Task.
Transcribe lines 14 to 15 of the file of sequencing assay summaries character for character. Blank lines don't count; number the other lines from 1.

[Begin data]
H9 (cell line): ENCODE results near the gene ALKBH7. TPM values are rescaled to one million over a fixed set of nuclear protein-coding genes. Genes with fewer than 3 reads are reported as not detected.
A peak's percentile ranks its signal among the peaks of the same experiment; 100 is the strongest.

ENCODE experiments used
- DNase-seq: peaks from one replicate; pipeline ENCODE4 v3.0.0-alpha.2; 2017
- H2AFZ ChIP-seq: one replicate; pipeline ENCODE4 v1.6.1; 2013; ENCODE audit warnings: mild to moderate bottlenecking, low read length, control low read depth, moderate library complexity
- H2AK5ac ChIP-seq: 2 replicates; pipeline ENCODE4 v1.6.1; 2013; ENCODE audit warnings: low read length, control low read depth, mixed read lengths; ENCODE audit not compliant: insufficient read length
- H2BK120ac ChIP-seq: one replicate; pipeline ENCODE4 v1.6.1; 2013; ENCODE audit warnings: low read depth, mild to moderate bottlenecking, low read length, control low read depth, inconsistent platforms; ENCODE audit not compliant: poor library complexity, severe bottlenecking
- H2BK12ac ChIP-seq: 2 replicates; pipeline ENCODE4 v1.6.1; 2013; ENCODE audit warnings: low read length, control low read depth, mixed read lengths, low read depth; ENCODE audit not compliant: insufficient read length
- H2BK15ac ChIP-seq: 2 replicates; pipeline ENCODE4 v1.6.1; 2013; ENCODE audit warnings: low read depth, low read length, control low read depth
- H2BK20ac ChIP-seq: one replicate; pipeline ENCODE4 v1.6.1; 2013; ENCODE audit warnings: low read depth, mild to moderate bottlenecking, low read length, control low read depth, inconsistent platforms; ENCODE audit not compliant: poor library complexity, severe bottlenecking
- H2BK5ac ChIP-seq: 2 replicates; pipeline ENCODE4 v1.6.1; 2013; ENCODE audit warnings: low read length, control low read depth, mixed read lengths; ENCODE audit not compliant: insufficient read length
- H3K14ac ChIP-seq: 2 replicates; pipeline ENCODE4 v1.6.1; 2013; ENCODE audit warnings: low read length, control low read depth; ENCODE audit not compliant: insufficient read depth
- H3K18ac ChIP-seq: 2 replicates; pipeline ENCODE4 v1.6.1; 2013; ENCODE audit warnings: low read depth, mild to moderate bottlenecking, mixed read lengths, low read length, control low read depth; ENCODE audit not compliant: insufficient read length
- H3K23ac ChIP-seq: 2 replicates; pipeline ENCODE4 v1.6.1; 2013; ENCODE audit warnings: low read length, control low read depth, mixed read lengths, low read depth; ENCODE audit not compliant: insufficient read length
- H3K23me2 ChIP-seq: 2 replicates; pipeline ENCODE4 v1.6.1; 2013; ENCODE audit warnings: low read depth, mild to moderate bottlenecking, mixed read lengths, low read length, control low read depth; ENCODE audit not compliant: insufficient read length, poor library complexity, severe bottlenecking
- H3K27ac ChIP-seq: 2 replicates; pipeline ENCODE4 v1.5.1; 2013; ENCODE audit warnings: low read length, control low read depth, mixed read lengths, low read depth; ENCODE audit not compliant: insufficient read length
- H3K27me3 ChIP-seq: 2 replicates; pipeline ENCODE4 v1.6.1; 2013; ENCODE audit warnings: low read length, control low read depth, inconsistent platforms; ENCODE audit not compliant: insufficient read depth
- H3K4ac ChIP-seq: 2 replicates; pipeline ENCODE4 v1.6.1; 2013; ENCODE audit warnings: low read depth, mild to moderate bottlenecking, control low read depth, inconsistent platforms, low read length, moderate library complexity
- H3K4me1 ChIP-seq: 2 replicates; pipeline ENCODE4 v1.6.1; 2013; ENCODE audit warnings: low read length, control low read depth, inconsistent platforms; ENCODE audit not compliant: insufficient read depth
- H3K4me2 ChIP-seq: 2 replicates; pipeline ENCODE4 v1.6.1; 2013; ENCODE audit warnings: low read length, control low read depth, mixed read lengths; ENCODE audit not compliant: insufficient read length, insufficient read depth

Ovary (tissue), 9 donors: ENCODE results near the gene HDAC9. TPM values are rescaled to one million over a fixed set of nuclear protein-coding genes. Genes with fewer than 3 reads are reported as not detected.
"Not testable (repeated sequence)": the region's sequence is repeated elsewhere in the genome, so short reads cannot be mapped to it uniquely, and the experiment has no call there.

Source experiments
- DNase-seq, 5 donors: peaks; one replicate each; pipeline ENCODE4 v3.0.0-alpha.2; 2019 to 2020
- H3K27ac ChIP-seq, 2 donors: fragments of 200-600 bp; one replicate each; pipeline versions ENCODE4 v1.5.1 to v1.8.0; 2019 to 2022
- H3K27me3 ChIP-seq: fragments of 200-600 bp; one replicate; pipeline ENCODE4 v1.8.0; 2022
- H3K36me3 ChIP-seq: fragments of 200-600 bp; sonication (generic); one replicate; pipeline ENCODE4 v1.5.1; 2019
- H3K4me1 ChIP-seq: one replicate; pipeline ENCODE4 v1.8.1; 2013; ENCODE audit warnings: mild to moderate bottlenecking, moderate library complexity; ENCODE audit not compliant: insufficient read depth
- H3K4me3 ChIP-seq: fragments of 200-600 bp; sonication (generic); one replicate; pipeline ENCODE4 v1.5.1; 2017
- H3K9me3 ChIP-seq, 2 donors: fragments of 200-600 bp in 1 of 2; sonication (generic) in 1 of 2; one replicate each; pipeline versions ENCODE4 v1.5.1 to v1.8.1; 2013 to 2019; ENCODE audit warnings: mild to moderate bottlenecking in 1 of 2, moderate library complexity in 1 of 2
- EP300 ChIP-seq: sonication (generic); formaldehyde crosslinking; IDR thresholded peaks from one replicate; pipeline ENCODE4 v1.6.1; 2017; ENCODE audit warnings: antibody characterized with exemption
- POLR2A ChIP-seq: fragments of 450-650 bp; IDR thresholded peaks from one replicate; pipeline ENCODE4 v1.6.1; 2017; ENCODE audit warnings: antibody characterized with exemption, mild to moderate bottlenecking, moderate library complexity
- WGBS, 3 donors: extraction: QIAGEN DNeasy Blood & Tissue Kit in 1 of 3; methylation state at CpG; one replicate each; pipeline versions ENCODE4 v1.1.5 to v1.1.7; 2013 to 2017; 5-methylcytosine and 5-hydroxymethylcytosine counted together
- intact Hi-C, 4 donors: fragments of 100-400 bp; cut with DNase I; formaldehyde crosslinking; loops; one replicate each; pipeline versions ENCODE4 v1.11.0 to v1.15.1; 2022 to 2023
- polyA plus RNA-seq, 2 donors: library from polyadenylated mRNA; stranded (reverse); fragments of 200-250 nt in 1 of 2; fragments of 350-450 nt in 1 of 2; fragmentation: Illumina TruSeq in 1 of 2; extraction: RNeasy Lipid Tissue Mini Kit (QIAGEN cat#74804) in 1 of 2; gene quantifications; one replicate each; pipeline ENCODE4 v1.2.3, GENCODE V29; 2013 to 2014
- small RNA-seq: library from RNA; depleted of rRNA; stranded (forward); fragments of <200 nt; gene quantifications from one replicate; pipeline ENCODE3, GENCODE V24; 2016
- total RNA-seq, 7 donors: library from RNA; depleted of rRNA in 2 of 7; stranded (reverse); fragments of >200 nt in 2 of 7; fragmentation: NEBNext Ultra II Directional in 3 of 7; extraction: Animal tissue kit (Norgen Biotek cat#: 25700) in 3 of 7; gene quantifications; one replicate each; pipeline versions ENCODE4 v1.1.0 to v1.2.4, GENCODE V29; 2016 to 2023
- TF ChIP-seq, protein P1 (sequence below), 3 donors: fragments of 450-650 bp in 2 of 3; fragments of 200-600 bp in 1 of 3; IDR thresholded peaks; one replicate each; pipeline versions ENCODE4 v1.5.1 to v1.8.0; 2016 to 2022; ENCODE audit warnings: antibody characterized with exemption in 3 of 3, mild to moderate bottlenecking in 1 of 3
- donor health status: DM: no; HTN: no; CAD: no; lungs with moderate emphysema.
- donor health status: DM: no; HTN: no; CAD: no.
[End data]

- H3K23ac ChIP-seq: 2 replicates; pipeline ENCODE4 v1.6.1; 2013; ENCODE audit warnings: low read length, control low read depth, mixed read lengths, low read depth; ENCODE audit not compliant: insufficient read length
- H3K23me2 ChIP-seq: 2 replicates; pipeline ENCODE4 v1.6.1; 2013; ENCODE audit warnings: low read depth, mild to moderate bottlenecking, mixed read lengths, low read length, control low read depth; ENCODE audit not compliant: insufficient read length, poor library complexity, severe bottlenecking